Objective: To identify individual and environmental factors affecting intake of calcium-rich food and beverages by early adolescent Hmong girls. Design: Cross-sectional survey of girls, in-depth interviews with parents. Setting: Girl Scout and 4-H programs in the Minneapolis/St. Paul metropolitan area. Participants: Convenience samples of 10-13-year-old Hmong girls (n = 102) and their parents (n = 20). Analysis: Spearman correlation analysis, constant comparative method. Variables Measured: Individual and environmental factors for girls and reported intake of calcium-rich food and beverages. Results: Few girls observed parents drinking milk or were encouraged by parents to drink milk. Many reported low intake of milk with dinner meals and snacks. Only one third reported that calcium-rich food such as yogurt, cheese, and tofu were available at home, and intake of these food items was associated with availability. Parents accommodated child preferences and had few expectations for their child to eat certain calcium-rich food items. Parents did not commonly consume dairy products but indicated they made milk available for children. Knowledge of calcium requirements was limited, but most parents related calcium to bone health. Conclusions and Implications: Environmental factors may limit calcium intake by Hmong girls. Education should involve parents and children and address environmental factors that affect intake.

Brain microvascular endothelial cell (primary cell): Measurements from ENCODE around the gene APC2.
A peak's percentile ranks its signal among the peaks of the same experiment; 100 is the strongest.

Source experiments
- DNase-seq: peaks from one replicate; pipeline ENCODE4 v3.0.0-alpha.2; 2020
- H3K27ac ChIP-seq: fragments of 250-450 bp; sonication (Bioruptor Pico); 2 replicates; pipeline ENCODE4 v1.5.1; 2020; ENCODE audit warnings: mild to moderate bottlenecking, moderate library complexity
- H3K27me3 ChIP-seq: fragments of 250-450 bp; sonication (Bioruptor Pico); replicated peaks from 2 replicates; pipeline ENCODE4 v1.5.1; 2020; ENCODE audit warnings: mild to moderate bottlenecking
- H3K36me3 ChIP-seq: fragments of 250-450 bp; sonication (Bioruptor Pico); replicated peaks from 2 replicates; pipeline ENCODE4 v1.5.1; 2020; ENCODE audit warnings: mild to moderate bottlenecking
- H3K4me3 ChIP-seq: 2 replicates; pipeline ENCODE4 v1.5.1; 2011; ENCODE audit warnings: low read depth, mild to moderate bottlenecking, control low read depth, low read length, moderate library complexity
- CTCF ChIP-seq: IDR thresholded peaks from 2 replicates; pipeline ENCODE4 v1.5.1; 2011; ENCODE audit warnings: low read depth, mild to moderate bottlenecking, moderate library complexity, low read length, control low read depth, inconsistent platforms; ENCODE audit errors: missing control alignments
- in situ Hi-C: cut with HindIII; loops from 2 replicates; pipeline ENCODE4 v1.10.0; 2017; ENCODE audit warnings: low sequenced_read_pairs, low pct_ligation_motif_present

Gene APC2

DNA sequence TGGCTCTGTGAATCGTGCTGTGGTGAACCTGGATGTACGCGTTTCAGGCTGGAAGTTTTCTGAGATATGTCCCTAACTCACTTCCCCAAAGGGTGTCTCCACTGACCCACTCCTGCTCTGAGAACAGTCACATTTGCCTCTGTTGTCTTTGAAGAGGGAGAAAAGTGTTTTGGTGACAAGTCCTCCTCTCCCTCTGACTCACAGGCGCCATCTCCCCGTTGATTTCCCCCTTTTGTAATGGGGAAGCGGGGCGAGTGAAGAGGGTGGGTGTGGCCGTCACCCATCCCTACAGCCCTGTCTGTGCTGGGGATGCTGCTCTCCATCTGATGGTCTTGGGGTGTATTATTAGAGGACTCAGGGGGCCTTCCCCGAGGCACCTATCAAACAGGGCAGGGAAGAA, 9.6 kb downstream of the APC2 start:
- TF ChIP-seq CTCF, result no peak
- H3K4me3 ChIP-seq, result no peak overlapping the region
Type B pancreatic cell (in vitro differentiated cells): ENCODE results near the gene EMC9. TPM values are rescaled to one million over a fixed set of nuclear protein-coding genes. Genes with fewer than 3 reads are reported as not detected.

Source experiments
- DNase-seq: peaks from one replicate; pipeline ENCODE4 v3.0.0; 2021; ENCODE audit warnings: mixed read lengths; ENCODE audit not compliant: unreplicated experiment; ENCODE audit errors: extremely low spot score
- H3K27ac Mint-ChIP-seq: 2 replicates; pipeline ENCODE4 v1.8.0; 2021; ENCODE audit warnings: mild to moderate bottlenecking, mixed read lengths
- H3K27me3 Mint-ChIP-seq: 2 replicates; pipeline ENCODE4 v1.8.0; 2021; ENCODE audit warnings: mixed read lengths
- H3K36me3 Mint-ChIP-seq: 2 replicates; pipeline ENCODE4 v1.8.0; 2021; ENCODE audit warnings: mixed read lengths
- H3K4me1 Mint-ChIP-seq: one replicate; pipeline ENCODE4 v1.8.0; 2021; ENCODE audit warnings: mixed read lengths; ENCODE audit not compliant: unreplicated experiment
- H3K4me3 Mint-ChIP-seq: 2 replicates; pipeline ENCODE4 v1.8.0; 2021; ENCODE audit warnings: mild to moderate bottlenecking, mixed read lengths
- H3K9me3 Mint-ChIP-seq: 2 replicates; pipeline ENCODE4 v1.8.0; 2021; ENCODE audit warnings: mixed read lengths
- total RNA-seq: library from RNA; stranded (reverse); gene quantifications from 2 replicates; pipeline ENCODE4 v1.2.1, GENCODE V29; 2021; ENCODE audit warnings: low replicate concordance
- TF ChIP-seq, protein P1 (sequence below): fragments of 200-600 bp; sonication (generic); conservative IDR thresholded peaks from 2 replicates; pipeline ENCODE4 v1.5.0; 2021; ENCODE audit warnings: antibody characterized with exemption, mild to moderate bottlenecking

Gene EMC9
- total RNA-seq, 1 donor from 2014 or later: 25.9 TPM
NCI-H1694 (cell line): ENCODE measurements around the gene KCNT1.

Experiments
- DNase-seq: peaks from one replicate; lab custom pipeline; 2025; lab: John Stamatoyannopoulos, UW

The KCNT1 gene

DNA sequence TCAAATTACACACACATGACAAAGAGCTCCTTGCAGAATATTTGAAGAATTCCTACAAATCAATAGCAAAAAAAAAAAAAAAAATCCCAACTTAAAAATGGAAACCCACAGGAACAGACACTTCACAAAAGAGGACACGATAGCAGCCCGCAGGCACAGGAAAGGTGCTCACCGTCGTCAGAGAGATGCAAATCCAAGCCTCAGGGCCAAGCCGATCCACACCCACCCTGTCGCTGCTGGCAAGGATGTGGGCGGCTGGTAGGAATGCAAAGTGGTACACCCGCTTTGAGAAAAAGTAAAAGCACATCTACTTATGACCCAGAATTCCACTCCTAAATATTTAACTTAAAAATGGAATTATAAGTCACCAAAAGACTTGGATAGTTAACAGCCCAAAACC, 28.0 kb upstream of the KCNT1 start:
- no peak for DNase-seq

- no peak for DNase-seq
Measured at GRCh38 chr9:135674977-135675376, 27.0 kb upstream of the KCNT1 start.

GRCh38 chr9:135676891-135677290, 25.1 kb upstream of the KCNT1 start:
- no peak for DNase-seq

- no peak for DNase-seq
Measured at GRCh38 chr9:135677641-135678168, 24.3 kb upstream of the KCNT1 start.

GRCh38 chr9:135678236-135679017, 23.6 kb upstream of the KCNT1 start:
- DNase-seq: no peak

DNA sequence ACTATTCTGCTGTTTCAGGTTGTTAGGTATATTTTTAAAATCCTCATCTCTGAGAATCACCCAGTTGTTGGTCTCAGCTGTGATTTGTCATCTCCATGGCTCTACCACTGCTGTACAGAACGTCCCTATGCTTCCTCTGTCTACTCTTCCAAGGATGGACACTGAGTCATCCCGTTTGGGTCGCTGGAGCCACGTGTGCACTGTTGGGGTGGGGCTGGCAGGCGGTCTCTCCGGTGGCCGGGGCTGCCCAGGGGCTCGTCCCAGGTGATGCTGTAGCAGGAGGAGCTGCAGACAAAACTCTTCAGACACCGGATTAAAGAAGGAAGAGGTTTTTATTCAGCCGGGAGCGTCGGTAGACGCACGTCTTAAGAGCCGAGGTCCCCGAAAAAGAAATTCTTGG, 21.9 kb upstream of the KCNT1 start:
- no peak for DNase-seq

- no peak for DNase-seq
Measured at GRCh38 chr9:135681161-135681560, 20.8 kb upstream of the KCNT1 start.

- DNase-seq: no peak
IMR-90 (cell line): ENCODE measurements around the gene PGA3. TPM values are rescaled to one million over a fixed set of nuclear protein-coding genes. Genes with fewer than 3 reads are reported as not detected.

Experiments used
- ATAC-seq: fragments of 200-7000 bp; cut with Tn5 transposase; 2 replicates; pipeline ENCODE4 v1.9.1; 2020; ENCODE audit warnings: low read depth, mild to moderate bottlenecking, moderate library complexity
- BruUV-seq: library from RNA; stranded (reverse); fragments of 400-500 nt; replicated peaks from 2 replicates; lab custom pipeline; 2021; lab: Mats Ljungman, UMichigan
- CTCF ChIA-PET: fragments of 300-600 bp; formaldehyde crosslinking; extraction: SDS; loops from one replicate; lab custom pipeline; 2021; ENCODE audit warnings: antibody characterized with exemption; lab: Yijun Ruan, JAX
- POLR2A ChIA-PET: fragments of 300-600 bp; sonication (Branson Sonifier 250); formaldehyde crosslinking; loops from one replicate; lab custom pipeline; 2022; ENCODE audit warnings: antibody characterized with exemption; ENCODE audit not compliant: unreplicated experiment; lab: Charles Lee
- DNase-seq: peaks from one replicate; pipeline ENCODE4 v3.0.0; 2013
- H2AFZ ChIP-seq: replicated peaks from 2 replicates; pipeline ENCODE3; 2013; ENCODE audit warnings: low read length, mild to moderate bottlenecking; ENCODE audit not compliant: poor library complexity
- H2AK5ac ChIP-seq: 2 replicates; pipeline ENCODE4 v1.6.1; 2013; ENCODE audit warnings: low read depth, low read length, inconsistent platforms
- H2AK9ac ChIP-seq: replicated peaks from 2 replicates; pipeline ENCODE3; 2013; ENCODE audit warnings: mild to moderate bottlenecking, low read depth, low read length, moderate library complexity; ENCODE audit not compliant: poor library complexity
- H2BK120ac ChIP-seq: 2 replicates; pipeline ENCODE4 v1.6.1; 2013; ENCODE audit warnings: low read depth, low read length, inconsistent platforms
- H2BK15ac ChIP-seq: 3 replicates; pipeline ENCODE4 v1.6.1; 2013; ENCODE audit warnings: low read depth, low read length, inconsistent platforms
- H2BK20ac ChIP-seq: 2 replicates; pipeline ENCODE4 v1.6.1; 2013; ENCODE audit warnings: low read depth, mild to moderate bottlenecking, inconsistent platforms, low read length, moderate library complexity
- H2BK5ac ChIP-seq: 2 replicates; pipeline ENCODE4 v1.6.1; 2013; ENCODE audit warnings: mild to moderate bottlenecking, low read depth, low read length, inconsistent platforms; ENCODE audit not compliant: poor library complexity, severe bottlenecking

Copyright 2008 Elsevier B.V., All rights reserved.
- calcium intake
- early adolescent girls
- parental influence